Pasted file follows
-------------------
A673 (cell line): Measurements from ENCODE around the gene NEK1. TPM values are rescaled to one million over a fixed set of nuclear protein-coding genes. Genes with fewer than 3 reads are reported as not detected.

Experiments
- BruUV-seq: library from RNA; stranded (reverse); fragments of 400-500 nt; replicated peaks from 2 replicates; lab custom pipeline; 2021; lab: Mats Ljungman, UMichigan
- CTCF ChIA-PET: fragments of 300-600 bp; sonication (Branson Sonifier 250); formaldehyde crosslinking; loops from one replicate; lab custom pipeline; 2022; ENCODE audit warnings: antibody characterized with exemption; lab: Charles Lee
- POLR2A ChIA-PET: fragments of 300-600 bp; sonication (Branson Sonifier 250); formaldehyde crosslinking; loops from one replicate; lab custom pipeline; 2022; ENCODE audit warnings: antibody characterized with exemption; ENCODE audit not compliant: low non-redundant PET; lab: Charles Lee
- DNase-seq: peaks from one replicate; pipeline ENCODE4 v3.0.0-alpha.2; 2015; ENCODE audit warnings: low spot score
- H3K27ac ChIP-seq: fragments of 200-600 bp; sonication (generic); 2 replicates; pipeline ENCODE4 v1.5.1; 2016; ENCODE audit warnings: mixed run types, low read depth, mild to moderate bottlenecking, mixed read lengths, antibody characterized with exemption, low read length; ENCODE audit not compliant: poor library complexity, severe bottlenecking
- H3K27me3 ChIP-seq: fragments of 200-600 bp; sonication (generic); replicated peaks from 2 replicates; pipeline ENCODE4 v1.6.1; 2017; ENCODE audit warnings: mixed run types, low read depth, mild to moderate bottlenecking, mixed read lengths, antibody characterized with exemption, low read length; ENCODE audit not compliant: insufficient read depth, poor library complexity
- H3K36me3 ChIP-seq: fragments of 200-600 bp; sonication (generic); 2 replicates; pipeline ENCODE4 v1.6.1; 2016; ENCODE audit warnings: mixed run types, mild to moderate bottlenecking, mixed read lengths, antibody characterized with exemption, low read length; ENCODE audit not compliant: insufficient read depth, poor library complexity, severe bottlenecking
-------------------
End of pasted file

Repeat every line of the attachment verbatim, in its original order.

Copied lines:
A673 (cell line): Measurements from ENCODE around the gene NEK1. TPM values are rescaled to one million over a fixed set of nuclear protein-coding genes. Genes with fewer than 3 reads are reported as not detected.

Experiments
- BruUV-seq: library from RNA; stranded (reverse); fragments of 400-500 nt; replicated peaks from 2 replicates; lab custom pipeline; 2021; lab: Mats Ljungman, UMichigan
- CTCF ChIA-PET: fragments of 300-600 bp; sonication (Branson Sonifier 250); formaldehyde crosslinking; loops from one replicate; lab custom pipeline; 2022; ENCODE audit warnings: antibody characterized with exemption; lab: Charles Lee
- POLR2A ChIA-PET: fragments of 300-600 bp; sonication (Branson Sonifier 250); formaldehyde crosslinking; loops from one replicate; lab custom pipeline; 2022; ENCODE audit warnings: antibody characterized with exemption; ENCODE audit not compliant: low non-redundant PET; lab: Charles Lee
- DNase-seq: peaks from one replicate; pipeline ENCODE4 v3.0.0-alpha.2; 2015; ENCODE audit warnings: low spot score
- H3K27ac ChIP-seq: fragments of 200-600 bp; sonication (generic); 2 replicates; pipeline ENCODE4 v1.5.1; 2016; ENCODE audit warnings: mixed run types, low read depth, mild to moderate bottlenecking, mixed read lengths, antibody characterized with exemption, low read length; ENCODE audit not compliant: poor library complexity, severe bottlenecking
- H3K27me3 ChIP-seq: fragments of 200-600 bp; sonication (generic); replicated peaks from 2 replicates; pipeline ENCODE4 v1.6.1; 2017; ENCODE audit warnings: mixed run types, low read depth, mild to moderate bottlenecking, mixed read lengths, antibody characterized with exemption, low read length; ENCODE audit not compliant: insufficient read depth, poor library complexity
- H3K36me3 ChIP-seq: fragments of 200-600 bp; sonication (generic); 2 replicates; pipeline ENCODE4 v1.6.1; 2016; ENCODE audit warnings: mixed run types, mild to moderate bottlenecking, mixed read lengths, antibody characterized with exemption, low read length; ENCODE audit not compliant: insufficient read depth, poor library complexity, severe bottlenecking